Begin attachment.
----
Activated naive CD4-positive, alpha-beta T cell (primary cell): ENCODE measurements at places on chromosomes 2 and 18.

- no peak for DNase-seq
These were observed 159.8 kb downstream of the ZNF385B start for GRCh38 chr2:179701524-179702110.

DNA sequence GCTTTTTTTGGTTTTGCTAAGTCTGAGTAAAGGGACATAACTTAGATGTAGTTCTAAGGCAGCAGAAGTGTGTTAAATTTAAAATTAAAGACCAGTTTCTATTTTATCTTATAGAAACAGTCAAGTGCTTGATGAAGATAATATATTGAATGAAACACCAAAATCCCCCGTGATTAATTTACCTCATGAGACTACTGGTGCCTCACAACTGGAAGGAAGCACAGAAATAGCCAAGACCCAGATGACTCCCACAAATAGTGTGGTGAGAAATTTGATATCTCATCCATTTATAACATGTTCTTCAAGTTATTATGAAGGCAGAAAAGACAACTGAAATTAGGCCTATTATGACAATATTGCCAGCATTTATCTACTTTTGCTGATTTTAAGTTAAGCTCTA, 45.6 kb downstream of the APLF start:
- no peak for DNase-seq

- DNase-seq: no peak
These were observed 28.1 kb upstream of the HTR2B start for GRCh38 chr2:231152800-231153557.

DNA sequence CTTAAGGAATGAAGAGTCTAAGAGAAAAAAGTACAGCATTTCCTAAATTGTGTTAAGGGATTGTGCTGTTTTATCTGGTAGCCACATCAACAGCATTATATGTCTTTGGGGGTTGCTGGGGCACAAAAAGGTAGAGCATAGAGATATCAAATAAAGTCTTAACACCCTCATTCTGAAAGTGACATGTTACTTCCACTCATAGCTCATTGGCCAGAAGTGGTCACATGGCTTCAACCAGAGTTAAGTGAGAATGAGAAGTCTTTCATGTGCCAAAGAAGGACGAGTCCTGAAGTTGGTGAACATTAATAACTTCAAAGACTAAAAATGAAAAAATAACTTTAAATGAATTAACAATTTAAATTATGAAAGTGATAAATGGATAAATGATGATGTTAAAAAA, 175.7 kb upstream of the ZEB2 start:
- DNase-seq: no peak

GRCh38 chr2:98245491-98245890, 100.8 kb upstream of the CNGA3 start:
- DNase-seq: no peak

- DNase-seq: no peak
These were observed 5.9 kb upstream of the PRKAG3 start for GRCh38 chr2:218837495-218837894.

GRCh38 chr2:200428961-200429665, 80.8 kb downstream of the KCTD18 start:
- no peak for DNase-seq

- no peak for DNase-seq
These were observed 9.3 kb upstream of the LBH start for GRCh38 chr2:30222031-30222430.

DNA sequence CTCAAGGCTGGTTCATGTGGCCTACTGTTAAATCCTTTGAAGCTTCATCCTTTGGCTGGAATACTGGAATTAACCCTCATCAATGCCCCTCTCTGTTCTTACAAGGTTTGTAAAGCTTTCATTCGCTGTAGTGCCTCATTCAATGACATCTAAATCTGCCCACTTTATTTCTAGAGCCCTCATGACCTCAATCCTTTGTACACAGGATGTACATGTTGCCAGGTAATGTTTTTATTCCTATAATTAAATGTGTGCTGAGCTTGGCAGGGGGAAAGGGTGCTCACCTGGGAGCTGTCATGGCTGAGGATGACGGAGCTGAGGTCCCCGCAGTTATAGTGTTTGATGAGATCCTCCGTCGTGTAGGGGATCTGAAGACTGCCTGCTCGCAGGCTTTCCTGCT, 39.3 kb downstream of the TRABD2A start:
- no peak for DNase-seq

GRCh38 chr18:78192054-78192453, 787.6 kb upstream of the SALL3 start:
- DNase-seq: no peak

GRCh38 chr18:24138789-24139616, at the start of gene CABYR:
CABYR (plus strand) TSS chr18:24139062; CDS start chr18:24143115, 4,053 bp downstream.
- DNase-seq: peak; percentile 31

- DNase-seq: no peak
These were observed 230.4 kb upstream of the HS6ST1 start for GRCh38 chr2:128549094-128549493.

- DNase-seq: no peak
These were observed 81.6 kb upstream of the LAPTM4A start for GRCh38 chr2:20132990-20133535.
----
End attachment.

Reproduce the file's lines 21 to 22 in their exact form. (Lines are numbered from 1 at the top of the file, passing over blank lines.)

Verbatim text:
- DNase-seq: no peak

GRCh38 chr18:24138789-24139616, at the start of gene CABYR: